Strategic communicators know that using social media is one of the most effective ways to reach a wide audience. Last week I mentioned DiGiorno Pizza participating in live tweeting and becoming a trending topic. It should be a goal for businesses to have popular hashtag trends related to the success of their product and customer satisfaction. If a company tweets information followed by a hashtag and that tweet gets favorites and retweets, it has potential to be shared with consumers outside of its inner circle. Furthermore, users can produce their own tweets using the organization’s hashtag and reach an even wider audience. Trending on twitter in a positive light will improve an organization’s reputation and allow millions to see their brand or product.

Having a positive reputation online is extremely important because of how fast information spreads on the web. One bad comment can be seen by thousands of users and ultimately destroy any credibility the organization holds. One of the backlashes of social media is the amount of deception and fraud behind accounts that anyone can make. Twitter has become a competitive news source but fake profiles are easily created and have the ability to spread false information. Fake profiles for celebrities or politicians can often skew the opinions of users who blindly follow them. Twitter attempts to solve these problems by providing a blue “verified” check mark next to legitimate profiles. The check mark certifies that tweets are from the user or the user’s team, and accurately represent that user’s views.

Many businesses are not only using social media to promote their brand, but to promote their company itself. LinkedIn has become increasingly popular for those looking for jobs, but many recent graduates don’t have enough information or experience to make their profiles stand out. Organizations are posting open job opportunities on Facebook and Twitter because it increases the chances of the job being seen or shared by users. For example, Phi Mu Fraternity was hiring a chapter consultant for the 2014-2015 year. Information about the job and how to apply was listed on their official Facebook page. Since it is a national organization, Facebook was an efficient way to reach as many members possible. Local organizations can also use social media for recruiting. Research Triangle Park, located in North Carolina, has a Twitter name @WorkTriangleNC. Every Tuesday they use the hashtag #TriangleTuesdays and post about 10 open positions for companies in the area. Once every job has been tweeted, the account will tweet a link to the complete list of jobs mentioned throughout the day. This makes it easy for job searchers to see what is available. Anyone interested in working in RTP can have access to this information just by following their account. The account is especially beneficial for those looking from out of town who do not benefit from local word-of-mouth information.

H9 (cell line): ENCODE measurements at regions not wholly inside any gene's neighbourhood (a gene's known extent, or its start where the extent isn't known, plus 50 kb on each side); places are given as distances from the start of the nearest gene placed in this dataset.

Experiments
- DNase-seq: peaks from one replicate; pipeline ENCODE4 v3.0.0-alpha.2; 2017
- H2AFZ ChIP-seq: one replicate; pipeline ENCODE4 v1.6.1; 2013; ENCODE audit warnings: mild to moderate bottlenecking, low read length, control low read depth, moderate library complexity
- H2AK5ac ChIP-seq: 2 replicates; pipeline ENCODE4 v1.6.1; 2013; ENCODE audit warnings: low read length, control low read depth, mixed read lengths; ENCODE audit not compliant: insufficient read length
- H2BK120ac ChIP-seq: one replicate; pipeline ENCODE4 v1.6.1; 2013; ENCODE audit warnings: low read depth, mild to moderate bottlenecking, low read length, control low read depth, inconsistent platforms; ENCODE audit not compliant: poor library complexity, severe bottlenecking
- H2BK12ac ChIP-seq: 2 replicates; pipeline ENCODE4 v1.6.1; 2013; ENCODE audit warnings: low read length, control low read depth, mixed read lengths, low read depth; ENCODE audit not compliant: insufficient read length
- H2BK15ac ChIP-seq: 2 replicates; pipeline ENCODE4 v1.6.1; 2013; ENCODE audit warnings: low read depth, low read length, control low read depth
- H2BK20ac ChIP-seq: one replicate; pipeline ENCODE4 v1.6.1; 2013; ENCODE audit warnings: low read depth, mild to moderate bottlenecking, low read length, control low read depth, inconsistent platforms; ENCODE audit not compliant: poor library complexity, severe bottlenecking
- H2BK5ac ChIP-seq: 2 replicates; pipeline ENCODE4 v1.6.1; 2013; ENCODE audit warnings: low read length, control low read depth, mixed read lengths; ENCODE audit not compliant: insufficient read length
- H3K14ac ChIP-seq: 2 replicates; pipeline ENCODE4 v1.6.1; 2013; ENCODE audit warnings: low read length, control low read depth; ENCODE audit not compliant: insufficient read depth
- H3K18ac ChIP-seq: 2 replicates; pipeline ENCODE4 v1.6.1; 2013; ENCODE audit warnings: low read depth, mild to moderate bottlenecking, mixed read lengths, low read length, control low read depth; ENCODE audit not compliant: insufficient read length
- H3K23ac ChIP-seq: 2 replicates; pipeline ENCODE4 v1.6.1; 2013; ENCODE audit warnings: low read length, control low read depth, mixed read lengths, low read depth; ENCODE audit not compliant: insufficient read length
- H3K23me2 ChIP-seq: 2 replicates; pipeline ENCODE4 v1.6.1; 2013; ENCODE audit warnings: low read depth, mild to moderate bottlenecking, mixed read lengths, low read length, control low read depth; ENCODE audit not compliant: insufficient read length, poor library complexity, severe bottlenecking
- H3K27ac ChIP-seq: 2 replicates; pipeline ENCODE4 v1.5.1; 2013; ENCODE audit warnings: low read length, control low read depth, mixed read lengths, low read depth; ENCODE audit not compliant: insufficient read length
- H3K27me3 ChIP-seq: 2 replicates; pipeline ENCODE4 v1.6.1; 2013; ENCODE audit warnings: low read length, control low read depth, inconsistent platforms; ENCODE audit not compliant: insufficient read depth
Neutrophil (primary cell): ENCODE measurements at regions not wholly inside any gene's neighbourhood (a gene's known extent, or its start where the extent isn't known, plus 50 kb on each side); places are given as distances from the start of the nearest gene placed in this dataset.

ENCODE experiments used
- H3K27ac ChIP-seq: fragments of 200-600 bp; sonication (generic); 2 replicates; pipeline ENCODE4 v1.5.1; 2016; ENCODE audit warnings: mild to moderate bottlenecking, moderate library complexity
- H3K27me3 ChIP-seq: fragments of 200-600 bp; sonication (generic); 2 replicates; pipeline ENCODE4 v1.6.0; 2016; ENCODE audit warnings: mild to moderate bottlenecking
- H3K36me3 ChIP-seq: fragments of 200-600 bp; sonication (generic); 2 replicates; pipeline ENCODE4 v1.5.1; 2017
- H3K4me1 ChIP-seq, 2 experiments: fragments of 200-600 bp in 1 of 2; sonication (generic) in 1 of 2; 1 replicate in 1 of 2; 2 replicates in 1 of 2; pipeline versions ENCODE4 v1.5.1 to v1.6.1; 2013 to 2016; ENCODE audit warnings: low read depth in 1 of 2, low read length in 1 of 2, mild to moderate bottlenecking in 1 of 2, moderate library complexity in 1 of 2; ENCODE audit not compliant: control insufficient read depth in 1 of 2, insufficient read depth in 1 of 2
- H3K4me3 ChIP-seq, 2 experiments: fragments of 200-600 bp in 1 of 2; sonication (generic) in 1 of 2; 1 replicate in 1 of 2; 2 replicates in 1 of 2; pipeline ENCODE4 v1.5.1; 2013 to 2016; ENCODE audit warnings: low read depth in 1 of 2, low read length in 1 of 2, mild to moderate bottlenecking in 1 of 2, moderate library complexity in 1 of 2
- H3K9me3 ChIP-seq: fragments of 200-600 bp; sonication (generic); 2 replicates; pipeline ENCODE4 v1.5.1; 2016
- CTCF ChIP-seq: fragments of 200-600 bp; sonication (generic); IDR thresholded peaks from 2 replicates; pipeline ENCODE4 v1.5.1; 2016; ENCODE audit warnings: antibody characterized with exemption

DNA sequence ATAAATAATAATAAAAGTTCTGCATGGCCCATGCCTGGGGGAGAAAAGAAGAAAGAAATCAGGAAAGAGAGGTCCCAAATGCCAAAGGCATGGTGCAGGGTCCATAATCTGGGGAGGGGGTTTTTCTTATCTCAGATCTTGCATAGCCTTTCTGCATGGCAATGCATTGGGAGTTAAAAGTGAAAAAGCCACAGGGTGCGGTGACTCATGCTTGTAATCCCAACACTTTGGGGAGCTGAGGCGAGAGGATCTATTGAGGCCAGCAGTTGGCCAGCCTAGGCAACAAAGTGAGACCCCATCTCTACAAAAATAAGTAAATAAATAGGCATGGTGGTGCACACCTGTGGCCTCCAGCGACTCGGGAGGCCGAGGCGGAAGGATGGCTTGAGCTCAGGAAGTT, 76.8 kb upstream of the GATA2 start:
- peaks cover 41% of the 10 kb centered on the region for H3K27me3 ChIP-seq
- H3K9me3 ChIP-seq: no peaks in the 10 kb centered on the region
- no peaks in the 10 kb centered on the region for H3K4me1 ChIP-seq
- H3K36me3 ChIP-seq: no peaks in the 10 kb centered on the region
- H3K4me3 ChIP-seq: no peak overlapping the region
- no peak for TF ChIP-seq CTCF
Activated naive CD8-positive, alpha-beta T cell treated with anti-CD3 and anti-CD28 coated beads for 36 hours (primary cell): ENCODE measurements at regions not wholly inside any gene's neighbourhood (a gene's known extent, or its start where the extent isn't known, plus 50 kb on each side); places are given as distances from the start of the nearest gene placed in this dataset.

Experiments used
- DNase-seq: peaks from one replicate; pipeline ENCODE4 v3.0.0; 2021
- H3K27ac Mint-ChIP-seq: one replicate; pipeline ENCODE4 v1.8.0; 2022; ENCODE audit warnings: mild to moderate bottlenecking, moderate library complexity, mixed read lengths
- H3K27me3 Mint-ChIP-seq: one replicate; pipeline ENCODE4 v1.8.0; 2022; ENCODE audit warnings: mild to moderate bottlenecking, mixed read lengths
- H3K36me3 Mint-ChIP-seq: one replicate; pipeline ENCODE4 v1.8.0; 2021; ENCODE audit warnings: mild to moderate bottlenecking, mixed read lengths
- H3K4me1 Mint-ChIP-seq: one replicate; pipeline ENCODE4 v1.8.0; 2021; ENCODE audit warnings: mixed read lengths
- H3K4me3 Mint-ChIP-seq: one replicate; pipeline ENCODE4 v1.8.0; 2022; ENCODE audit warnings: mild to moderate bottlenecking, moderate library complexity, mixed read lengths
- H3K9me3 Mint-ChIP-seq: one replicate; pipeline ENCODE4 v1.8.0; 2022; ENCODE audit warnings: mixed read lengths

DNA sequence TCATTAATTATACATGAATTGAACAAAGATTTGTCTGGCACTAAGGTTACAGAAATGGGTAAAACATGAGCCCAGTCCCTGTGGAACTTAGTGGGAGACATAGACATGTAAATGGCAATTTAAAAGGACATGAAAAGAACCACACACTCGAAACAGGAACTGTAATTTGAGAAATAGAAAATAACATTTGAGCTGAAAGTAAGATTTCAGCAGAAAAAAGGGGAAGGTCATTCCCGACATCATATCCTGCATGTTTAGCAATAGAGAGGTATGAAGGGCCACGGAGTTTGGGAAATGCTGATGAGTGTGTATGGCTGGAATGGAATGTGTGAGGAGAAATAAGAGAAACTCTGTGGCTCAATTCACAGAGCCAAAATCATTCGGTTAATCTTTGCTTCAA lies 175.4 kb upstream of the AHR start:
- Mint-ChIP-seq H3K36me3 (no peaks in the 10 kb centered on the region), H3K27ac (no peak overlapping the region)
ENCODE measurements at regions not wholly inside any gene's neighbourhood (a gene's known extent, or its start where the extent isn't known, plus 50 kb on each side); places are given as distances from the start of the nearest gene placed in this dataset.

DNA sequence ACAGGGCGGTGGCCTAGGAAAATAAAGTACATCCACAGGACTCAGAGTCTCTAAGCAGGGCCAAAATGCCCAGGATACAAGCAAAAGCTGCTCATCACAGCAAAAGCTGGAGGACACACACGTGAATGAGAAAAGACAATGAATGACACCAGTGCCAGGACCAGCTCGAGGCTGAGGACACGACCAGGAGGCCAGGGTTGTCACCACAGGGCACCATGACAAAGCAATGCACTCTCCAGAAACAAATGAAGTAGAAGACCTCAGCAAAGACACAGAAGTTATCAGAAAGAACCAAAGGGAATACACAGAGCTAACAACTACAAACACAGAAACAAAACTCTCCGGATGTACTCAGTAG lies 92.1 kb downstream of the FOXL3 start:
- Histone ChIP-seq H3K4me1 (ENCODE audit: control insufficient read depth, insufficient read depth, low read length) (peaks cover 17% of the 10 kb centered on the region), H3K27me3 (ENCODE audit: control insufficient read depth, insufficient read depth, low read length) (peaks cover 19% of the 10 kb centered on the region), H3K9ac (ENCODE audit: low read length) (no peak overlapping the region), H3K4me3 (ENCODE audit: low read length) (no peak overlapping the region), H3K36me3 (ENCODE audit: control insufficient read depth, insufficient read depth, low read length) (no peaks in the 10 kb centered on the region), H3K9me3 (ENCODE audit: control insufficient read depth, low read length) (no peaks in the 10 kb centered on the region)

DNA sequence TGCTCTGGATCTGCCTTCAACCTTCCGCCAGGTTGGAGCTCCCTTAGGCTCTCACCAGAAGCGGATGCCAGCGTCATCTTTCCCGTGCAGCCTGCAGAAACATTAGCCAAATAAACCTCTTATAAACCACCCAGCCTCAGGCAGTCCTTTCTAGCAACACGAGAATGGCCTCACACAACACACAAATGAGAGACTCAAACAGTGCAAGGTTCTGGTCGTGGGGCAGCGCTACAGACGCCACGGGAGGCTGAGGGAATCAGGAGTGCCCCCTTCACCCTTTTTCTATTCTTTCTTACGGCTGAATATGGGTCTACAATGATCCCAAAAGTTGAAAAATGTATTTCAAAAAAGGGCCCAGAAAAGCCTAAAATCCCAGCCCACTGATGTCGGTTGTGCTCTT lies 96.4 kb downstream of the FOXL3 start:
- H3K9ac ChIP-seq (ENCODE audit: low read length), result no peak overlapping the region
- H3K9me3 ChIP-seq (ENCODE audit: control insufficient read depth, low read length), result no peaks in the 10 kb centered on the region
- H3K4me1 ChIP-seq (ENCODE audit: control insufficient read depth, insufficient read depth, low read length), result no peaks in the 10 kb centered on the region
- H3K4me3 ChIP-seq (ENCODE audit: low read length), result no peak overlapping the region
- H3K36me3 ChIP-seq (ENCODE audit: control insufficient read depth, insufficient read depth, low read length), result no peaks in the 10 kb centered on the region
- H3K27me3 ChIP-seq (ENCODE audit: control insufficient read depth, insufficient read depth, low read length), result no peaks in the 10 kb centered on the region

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Social media is a unique platform because everyone has access to post anything they want. Organizations, along with their members, must keep in mind that information posted on social media has the potential to be seen by millions in a matter of seconds, no matter the location. Those who establish a trusted reputation will retain a consistent following, ultimately keeping their products and their company on top.